Stalkers often attempt to appear as caretakers, offering their help in various ways, from their willingness to take over domestic household duties like cooking and cleaning to providing financial support. My stalker made these offers, but I never took him up on it. It’s all an illusion, though. “Their behavior is almost always pathologically narcissistic due to their indifference to the fear or anxiety they are inducing in the target of their affection,” explains Reid Meloy, a forensic psychologist and clinical professor of psychiatry at the University of California, San Diego School of Medicine.

Preying on a target's vulnerabilities is a common M.O. of stalkers, says Laurence Miller, a clinical and forensic psychologist and professor of psychology at Florida Atlantic University, and that can take a dark turn. “Some [stalkers] will go so far as to try to sabotage everything about the target's life, including their work, finances, and personal relationships, in order to render the target as helpless and isolated as possible. Often, this will escalate over time,” Miller warns.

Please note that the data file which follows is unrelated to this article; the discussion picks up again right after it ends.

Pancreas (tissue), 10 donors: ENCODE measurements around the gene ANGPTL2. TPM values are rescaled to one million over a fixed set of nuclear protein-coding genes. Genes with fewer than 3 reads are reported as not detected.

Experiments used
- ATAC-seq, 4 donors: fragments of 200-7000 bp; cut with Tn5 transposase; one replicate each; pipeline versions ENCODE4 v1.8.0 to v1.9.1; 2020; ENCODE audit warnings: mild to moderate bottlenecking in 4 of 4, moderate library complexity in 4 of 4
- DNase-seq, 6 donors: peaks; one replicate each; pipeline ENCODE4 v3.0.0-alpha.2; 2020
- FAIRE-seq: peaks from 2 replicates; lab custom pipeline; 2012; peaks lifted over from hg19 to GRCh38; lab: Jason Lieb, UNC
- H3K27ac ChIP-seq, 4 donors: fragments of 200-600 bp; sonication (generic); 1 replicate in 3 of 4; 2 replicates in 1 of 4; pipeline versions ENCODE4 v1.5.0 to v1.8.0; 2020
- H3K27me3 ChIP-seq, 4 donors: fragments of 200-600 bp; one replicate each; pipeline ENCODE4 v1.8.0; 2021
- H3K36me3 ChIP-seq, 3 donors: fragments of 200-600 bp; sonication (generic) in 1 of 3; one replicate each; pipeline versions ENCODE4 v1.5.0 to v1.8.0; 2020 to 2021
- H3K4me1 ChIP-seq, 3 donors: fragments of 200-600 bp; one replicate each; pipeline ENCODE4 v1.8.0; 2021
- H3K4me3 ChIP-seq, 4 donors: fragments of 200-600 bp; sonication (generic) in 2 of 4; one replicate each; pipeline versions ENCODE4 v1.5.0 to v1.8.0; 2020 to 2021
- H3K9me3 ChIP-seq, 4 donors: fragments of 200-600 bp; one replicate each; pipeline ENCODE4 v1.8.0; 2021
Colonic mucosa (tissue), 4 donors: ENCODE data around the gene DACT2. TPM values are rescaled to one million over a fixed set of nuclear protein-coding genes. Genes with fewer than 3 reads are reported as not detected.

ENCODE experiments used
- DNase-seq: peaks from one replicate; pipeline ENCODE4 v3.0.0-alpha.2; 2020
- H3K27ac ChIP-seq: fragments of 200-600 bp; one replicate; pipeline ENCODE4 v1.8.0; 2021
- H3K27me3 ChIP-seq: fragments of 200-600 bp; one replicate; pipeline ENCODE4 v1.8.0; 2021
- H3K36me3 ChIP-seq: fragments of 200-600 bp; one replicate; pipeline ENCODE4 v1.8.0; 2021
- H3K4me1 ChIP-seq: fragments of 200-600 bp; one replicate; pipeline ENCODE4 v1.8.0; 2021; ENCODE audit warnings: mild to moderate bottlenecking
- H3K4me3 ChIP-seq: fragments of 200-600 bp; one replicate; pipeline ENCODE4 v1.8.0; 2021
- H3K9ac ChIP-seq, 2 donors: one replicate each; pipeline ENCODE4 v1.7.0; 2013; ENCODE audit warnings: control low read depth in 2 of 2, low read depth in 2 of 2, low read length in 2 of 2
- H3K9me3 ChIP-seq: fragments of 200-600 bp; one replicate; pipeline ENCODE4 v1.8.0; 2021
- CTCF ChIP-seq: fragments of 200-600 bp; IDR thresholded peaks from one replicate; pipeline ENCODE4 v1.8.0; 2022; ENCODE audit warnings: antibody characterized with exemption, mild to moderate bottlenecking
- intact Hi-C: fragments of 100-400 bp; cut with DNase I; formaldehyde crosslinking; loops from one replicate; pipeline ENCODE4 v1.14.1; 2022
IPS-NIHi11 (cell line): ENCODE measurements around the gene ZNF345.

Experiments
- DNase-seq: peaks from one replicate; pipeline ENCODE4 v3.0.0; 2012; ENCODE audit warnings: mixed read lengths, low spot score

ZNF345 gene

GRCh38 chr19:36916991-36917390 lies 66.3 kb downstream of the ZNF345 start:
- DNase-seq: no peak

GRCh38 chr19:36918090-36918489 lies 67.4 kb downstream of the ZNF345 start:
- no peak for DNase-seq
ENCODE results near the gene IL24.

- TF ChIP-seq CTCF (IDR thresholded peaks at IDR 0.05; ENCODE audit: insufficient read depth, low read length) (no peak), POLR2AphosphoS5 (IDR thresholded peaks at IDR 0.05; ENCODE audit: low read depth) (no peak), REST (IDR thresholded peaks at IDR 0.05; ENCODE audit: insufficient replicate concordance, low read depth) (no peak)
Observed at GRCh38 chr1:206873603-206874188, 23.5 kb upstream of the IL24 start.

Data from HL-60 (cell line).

My co-worker was convinced that we would rent a house together, because he assumed I needed financial help after my divorce, and that he would manage businesses of mine that didn’t even exist—the ones he thought were best for me. He stated repeatedly that he wanted to be my children’s stepfather and that together, we would raise them to “take over the world.” He seemed to want to box me in to this idealistic fantasy in which I became codependent on him.

Out of anger, I initially responded to my stalker’s calls, texts, and emails. I later learned that any kind of interaction, regardless of how negative or dismissive, emboldened him. He continues to refer to me on social media as his “soon-to-be wife,” a tactic that’s he’s been using for the last several years, but I do not respond anymore.